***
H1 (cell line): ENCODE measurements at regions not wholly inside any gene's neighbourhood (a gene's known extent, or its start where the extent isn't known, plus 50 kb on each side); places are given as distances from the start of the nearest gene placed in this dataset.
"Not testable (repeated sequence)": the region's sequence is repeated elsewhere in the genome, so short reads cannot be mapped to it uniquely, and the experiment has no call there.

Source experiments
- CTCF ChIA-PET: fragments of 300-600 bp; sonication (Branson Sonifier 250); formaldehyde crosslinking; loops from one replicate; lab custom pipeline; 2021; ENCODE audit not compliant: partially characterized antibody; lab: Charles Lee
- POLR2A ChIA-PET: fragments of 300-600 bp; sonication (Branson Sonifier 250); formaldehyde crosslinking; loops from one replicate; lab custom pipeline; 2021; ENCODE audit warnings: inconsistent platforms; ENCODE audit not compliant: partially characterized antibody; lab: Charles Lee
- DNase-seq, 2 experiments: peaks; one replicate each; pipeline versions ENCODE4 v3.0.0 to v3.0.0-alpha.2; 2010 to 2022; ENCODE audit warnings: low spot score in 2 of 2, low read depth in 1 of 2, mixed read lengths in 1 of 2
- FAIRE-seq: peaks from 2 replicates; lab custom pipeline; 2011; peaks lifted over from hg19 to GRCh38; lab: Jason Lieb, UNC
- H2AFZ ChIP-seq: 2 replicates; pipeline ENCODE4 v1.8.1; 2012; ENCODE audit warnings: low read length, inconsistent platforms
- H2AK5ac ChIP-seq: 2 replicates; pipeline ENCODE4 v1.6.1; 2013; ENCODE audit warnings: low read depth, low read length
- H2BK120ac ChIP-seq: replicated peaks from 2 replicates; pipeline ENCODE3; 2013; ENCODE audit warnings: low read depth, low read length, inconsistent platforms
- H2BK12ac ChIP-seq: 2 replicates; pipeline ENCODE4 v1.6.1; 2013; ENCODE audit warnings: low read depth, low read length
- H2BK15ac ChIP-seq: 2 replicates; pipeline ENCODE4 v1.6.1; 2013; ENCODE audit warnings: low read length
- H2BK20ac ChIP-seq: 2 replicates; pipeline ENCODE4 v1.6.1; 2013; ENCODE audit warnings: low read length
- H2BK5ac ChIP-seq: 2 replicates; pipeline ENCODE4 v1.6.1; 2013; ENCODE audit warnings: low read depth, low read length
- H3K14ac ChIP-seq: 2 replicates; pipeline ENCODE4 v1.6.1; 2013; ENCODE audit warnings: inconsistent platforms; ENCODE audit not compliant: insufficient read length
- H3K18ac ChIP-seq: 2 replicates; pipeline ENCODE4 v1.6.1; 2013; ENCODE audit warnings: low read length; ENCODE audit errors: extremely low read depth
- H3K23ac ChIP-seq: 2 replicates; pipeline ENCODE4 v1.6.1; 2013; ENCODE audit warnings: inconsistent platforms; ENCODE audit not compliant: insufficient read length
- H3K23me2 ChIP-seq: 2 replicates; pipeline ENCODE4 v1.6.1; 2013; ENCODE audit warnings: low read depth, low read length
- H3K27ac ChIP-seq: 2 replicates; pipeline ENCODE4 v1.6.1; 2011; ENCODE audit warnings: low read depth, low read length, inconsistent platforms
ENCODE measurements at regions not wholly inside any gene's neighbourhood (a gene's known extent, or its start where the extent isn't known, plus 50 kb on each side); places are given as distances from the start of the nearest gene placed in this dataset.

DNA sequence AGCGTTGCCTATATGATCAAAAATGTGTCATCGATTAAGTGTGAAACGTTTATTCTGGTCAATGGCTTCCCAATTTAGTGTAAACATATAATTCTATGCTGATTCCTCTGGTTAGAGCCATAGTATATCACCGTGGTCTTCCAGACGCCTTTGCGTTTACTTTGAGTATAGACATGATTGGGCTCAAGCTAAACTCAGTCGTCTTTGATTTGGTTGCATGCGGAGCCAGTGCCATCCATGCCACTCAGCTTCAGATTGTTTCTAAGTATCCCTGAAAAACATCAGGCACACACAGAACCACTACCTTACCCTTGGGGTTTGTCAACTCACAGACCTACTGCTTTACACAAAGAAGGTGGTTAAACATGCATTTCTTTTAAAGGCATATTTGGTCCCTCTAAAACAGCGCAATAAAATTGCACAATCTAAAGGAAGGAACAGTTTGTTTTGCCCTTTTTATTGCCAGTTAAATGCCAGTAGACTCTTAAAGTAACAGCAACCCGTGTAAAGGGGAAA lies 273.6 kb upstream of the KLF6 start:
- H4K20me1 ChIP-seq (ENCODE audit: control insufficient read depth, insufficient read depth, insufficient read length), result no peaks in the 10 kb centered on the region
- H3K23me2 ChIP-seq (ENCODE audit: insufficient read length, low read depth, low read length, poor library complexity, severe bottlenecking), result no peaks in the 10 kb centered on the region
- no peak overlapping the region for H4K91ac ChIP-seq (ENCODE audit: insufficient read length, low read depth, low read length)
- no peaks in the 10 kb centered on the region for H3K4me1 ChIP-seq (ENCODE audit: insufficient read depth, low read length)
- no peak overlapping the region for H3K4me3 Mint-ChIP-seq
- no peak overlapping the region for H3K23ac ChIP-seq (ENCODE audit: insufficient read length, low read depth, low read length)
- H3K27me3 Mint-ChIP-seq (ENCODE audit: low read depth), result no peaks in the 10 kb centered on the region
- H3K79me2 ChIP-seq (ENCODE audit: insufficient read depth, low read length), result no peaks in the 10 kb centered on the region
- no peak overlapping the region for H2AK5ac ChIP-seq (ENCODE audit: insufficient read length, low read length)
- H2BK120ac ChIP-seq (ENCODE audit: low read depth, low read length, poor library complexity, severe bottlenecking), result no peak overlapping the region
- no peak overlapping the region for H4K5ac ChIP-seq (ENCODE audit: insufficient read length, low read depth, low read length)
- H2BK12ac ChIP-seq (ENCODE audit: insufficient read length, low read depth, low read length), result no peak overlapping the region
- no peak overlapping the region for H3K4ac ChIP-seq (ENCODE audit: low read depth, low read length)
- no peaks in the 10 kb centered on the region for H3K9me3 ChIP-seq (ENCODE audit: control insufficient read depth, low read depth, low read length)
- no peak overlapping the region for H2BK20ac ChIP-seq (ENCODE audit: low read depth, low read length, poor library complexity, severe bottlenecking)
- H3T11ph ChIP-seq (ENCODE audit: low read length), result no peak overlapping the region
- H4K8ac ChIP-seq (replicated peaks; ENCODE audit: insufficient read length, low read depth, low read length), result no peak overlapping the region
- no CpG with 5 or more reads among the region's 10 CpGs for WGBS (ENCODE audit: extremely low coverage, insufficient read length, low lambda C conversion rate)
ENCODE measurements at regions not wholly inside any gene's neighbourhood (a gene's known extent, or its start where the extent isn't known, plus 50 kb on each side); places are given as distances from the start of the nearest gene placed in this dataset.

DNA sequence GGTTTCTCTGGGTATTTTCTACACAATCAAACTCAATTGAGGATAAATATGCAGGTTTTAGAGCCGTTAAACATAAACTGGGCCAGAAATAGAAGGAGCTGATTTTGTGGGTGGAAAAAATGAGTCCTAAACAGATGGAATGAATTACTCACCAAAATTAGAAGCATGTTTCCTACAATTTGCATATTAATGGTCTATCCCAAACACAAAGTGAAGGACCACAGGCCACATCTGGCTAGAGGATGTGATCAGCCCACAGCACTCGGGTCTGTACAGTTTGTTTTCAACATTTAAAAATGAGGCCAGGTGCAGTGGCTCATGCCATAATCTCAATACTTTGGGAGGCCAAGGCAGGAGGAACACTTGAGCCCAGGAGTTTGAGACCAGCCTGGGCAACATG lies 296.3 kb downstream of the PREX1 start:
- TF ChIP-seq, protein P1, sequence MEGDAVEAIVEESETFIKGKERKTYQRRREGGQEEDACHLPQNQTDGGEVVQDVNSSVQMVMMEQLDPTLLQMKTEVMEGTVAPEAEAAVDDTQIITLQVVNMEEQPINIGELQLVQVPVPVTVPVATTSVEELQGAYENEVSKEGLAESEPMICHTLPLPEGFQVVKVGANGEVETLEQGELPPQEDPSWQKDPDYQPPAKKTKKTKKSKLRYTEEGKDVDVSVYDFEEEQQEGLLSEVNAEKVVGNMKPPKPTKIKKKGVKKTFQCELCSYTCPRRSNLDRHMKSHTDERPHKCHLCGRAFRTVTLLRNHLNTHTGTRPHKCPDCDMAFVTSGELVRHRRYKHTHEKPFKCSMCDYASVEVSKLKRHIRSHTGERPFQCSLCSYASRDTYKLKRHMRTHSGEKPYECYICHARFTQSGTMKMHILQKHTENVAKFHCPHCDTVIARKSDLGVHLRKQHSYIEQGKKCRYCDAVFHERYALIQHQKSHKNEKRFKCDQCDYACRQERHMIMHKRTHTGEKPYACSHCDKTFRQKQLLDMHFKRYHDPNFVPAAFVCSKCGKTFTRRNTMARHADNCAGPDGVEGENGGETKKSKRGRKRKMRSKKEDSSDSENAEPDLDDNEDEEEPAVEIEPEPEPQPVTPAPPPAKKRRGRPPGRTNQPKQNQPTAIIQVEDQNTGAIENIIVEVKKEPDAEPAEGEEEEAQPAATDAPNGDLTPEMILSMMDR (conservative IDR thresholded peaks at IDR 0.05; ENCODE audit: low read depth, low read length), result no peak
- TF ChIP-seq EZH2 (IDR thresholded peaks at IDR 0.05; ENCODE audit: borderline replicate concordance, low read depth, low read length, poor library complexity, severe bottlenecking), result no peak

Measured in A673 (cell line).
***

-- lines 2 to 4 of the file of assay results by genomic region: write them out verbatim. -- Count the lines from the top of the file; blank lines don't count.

"Not testable (repeated sequence)": the region's sequence is repeated elsewhere in the genome, so short reads cannot be mapped to it uniquely, and the experiment has no call there.

Source experiments
- CTCF ChIA-PET: fragments of 300-600 bp; sonication (Branson Sonifier 250); formaldehyde crosslinking; loops from one replicate; lab custom pipeline; 2021; ENCODE audit not compliant: partially characterized antibody; lab: Charles Lee